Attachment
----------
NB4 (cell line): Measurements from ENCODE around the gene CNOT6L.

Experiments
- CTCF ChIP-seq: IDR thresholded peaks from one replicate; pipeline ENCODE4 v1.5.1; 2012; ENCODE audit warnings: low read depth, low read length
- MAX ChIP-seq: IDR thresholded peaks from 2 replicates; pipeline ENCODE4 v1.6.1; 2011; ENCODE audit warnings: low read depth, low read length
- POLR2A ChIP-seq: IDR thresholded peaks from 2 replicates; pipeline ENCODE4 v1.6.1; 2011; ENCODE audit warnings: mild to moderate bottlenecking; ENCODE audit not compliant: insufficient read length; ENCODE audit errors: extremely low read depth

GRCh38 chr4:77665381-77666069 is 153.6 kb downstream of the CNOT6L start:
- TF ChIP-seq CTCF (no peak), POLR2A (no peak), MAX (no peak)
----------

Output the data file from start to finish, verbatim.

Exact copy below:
NB4 (cell line): Measurements from ENCODE around the gene CNOT6L.

Experiments
- CTCF ChIP-seq: IDR thresholded peaks from one replicate; pipeline ENCODE4 v1.5.1; 2012; ENCODE audit warnings: low read depth, low read length
- MAX ChIP-seq: IDR thresholded peaks from 2 replicates; pipeline ENCODE4 v1.6.1; 2011; ENCODE audit warnings: low read depth, low read length
- POLR2A ChIP-seq: IDR thresholded peaks from 2 replicates; pipeline ENCODE4 v1.6.1; 2011; ENCODE audit warnings: mild to moderate bottlenecking; ENCODE audit not compliant: insufficient read length; ENCODE audit errors: extremely low read depth

GRCh38 chr4:77665381-77666069 is 153.6 kb downstream of the CNOT6L start:
- TF ChIP-seq CTCF (no peak), POLR2A (no peak), MAX (no peak)